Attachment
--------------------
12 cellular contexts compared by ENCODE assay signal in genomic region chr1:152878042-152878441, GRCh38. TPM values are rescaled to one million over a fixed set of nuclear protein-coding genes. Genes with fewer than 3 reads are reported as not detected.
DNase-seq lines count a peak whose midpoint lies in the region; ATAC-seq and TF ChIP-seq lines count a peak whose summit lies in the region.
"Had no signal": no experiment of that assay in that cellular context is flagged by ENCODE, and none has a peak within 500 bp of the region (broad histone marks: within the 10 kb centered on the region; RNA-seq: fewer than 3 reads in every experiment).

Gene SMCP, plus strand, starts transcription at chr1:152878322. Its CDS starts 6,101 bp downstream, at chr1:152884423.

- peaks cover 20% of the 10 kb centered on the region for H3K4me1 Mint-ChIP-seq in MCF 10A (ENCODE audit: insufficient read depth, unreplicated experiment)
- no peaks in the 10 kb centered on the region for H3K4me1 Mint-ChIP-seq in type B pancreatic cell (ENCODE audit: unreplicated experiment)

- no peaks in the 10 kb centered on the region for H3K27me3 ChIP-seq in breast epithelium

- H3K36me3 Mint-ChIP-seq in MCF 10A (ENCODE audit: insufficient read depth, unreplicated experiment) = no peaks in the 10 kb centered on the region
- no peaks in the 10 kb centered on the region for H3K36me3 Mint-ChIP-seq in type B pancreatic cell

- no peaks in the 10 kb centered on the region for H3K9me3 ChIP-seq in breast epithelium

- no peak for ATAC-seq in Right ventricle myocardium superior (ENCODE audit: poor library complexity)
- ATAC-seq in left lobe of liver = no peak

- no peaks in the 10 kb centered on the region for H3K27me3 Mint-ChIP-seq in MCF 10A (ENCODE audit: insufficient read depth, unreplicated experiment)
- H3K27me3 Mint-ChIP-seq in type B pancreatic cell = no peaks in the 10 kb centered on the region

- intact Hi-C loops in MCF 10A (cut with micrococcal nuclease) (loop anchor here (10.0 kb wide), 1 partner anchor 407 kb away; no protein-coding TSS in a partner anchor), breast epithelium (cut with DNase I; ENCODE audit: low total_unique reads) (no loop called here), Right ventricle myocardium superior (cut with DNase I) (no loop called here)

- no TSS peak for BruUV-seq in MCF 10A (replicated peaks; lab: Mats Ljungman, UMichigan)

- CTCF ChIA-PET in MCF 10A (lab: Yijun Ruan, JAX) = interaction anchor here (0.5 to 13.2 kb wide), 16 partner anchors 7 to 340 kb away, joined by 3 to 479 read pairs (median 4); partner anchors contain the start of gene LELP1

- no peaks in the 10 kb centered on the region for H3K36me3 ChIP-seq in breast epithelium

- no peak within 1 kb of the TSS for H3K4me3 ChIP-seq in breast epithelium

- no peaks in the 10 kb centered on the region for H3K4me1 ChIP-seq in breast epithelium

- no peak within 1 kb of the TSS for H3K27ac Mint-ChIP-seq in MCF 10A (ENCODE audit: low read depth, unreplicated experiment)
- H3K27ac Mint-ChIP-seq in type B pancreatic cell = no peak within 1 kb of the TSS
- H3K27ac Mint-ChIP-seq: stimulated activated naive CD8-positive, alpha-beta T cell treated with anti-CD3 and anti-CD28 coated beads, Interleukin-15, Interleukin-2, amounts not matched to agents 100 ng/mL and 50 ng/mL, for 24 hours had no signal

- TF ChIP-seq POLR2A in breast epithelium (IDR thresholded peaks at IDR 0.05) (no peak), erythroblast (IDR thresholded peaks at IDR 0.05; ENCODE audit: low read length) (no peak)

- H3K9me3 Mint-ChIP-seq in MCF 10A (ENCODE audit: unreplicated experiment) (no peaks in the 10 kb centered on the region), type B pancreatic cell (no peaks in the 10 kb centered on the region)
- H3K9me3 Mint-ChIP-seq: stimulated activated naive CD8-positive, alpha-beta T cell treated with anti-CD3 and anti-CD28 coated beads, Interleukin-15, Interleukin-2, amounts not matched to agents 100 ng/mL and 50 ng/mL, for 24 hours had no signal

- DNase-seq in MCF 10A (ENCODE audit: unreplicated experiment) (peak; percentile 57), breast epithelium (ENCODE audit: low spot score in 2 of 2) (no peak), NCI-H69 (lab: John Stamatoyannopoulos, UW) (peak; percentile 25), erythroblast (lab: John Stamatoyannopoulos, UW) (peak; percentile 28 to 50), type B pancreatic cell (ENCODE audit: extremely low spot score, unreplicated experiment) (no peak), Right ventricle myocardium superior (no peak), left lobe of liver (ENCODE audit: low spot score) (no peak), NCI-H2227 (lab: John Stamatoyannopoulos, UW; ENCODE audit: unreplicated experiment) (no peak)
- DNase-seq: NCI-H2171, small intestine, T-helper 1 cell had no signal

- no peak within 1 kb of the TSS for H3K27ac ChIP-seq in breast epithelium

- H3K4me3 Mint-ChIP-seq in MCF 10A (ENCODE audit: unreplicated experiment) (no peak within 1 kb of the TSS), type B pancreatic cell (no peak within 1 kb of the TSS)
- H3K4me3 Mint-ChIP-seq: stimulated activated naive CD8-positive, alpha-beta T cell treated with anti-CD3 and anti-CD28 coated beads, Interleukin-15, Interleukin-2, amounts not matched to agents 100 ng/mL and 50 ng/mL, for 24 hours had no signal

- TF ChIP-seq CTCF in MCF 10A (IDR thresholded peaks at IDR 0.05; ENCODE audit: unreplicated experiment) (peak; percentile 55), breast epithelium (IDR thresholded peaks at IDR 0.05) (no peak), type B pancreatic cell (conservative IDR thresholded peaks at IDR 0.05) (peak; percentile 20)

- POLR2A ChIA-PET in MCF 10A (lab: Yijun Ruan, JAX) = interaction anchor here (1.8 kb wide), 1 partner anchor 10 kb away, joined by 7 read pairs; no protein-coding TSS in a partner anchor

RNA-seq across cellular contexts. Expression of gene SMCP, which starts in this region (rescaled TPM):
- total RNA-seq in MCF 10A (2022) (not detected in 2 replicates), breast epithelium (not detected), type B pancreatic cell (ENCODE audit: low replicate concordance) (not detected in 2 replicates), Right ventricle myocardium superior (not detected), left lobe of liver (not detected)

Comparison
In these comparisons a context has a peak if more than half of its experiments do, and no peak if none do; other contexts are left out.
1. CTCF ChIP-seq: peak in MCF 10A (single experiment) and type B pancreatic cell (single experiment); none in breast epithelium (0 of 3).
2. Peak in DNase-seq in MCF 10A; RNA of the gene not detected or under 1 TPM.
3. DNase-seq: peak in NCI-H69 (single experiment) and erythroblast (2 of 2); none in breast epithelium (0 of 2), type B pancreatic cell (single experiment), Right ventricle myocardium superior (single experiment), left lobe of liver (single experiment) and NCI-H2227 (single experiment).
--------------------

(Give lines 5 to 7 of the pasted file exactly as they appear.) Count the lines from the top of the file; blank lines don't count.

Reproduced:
- peaks cover 20% of the 10 kb centered on the region for H3K4me1 Mint-ChIP-seq in MCF 10A (ENCODE audit: insufficient read depth, unreplicated experiment)
- no peaks in the 10 kb centered on the region for H3K4me1 Mint-ChIP-seq in type B pancreatic cell (ENCODE audit: unreplicated experiment)

- no peaks in the 10 kb centered on the region for H3K27me3 ChIP-seq in breast epithelium